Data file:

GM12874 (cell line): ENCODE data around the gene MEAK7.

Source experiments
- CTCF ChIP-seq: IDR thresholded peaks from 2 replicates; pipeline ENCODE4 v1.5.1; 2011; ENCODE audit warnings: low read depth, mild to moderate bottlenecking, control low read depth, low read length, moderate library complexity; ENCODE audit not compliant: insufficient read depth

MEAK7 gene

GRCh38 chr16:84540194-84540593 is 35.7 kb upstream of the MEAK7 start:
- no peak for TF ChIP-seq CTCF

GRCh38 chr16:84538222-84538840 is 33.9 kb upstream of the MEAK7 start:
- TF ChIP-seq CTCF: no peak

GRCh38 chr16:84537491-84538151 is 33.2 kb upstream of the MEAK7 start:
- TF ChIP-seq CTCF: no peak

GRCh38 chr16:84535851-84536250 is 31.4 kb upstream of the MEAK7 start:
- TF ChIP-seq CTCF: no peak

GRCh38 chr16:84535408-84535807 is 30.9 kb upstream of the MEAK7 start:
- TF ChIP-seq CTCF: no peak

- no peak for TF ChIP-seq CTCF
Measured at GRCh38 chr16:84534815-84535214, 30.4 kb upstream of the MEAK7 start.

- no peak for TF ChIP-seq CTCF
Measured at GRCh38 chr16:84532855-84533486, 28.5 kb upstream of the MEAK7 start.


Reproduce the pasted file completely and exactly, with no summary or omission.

GM12874 (cell line): ENCODE data around the gene MEAK7.

Source experiments
- CTCF ChIP-seq: IDR thresholded peaks from 2 replicates; pipeline ENCODE4 v1.5.1; 2011; ENCODE audit warnings: low read depth, mild to moderate bottlenecking, control low read depth, low read length, moderate library complexity; ENCODE audit not compliant: insufficient read depth

MEAK7 gene

GRCh38 chr16:84540194-84540593 is 35.7 kb upstream of the MEAK7 start:
- no peak for TF ChIP-seq CTCF

GRCh38 chr16:84538222-84538840 is 33.9 kb upstream of the MEAK7 start:
- TF ChIP-seq CTCF: no peak

GRCh38 chr16:84537491-84538151 is 33.2 kb upstream of the MEAK7 start:
- TF ChIP-seq CTCF: no peak

GRCh38 chr16:84535851-84536250 is 31.4 kb upstream of the MEAK7 start:
- TF ChIP-seq CTCF: no peak

GRCh38 chr16:84535408-84535807 is 30.9 kb upstream of the MEAK7 start:
- TF ChIP-seq CTCF: no peak

- no peak for TF ChIP-seq CTCF
Measured at GRCh38 chr16:84534815-84535214, 30.4 kb upstream of the MEAK7 start.

- no peak for TF ChIP-seq CTCF
Measured at GRCh38 chr16:84532855-84533486, 28.5 kb upstream of the MEAK7 start.